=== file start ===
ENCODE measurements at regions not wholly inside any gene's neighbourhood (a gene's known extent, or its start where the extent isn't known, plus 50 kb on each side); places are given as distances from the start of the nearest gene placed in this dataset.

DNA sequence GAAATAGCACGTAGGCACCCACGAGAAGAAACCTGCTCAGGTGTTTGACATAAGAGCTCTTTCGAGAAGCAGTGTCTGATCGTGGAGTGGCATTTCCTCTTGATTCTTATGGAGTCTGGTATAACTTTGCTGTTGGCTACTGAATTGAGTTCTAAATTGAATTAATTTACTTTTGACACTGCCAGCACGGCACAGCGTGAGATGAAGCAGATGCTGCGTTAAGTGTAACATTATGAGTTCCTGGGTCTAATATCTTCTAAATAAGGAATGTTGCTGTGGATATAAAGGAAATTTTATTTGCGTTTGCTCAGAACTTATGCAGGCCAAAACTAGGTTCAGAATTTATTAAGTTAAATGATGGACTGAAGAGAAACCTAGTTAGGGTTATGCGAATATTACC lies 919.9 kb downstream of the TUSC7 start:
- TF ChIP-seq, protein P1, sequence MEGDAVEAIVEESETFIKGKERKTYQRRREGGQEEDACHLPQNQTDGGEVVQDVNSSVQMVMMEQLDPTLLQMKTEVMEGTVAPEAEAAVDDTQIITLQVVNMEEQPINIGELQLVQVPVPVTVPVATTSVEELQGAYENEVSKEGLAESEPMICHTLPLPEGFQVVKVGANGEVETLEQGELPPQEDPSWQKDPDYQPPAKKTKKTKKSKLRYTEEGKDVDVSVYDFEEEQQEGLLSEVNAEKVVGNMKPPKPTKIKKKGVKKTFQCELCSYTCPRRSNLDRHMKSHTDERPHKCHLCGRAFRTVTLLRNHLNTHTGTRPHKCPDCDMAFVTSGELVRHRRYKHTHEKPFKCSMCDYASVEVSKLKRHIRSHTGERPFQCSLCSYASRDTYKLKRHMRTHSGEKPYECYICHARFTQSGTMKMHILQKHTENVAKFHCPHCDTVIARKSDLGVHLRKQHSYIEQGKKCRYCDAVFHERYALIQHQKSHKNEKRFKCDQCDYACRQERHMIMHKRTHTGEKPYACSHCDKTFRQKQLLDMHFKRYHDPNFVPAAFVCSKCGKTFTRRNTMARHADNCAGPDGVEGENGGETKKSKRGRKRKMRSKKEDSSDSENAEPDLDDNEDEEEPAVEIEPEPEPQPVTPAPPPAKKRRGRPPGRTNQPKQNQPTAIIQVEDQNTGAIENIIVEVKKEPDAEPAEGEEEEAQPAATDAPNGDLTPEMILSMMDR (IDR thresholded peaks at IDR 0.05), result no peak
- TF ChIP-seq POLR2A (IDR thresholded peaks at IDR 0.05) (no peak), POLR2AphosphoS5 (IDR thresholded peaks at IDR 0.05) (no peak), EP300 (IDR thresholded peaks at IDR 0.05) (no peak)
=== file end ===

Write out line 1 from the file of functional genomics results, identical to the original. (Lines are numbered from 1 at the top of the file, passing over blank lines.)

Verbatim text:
ENCODE measurements at regions not wholly inside any gene's neighbourhood (a gene's known extent, or its start where the extent isn't known, plus 50 kb on each side); places are given as distances from the start of the nearest gene placed in this dataset.